Sunday, August 19, 2007



In order to understand the abrupt changes in mortgage interest rates, it helps to understand what is going on in the secondary mortgage markets. The so-called secondary market is where most mortgages are sold by banks, mortgage banks, thrifts, and anyone else who funds loans, so they can lend another day. And events this week caused the Federal Reserve to radically shift its bias—and monetary policy—from an inflation danger to the growing danger of slower growth and higher unemployment.

The credit crisis was triggered by borrowers defaulting on their loan payments. This in turn meant that the investors who bought those pools of mortgages—usually in the form of bonds—lost income. Their investments were then worth less, which caused many to want to take their money out of the investment funds.

And when many clamor to withdraw funds, it is much like a run on the bank. Since such funds generally have a limited amount of cash on hand to pay those wanting refunds, they borrowed from their banks. And since banks also have a limited amount of cash on hand, they turned to the Federal Reserve to borrow more money.

Because of the turmoil, secondary market investors (usually mutual, hedge, or pension funds) have been reluctant to buy more mortgages. Why? Until it is known exactly how many mortgages will default, investors cannot measure the risk and so price of their investment. But that won’t happen until we work through more of the $1 trillion in adjustable rate mortgages (ARMs) on the books as their payments continue to adjust upward.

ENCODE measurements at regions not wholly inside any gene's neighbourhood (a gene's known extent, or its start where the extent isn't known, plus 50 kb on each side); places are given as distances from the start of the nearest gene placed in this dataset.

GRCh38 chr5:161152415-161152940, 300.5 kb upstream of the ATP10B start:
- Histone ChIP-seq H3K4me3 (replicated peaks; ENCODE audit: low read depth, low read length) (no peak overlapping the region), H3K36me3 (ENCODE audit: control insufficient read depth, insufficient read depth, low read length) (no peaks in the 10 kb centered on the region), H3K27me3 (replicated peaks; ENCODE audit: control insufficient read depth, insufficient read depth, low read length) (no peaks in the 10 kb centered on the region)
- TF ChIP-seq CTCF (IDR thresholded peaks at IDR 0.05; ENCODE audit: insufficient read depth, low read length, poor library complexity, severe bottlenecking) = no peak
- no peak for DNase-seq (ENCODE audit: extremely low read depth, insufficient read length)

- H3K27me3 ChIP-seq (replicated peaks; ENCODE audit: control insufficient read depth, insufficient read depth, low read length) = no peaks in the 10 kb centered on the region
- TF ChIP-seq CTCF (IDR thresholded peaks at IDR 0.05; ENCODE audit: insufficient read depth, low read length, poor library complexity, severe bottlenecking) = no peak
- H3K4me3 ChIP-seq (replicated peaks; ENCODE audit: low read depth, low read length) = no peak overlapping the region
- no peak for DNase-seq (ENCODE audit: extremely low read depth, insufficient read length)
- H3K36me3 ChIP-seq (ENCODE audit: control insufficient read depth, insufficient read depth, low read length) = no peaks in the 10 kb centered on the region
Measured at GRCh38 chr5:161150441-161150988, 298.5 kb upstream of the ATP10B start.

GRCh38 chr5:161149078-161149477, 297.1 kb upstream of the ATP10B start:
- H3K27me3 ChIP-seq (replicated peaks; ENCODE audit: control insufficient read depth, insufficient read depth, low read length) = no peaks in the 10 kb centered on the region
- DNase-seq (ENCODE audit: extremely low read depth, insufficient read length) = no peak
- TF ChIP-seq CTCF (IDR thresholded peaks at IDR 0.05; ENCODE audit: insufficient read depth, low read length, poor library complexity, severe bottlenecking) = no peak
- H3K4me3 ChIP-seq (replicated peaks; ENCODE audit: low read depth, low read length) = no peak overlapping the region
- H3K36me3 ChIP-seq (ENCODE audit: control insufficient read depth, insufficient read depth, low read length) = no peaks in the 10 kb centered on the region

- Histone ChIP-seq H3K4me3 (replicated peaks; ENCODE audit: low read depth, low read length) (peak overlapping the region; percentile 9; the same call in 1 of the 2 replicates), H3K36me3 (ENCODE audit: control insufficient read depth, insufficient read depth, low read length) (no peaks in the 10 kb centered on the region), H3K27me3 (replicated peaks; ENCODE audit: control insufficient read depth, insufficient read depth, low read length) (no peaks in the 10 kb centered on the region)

In light of these facts, it is hard to understand why the Fed has taken so long to lower interest rates—as it did Friday with a one-half percent cut in its overnight discount window rate. The damage to economic growth and consumers’ pocketbooks by the credit shortage is far more than that inflicted by a small jump in the inflation rate. It is borrowers not being able to meet their mortgage payments—which are as high as 8.5 percent for even prime borrowers with ARMs—that is causing the squeeze in the first place. And lowering short-term interest rates will help to lower the mortgage payments on those ARMs.

The inflation news has been benign of late, as gas prices have fallen. Both wholesale and retail prices rose slightly, while industrial and service sector production fell. Also, the NAHB/Wells Fargo housing market index fell two points in August to 22, which means about one fifth of builders nationwide think the market is "good." A year ago, the index was at 33. Two years ago it was at 67.

The Commerce Dept. also reported that housing starts (construction) and permits continued to decline. Residential Construction is down 37 percent from their peak of last year, while commercial construction continues to hum along.

PPI and CPI—Wholesale (PPI) prices rose 0.6 percent, but the core rate rose just 0.1 percent without food and energy. Finished wholesale goods are up 4 percent in a year, mainly due to 2.5 percent rise in energy prices. Meanwhile July retail (CPI) prices rose just 0.1 percent, core rate rose 0.2 percent. This is because energy prices fell 1 percent (read gas prices) at the retail level!

HOUSING STARTS--U.S. home builders cut back again in July, starting construction on the fewest number of new homes in more than 10 years, the Commerce Department reported Thursday. Housing starts fell 6.1 percent to a seasonally adjusted annual rate of 1.381 million, the lowest since January 1997. Meanwhile, authorized building permits dropped 2.8 percent in July to a seasonally adjusted annual rate of 1.373 million, the lowest since October 1996.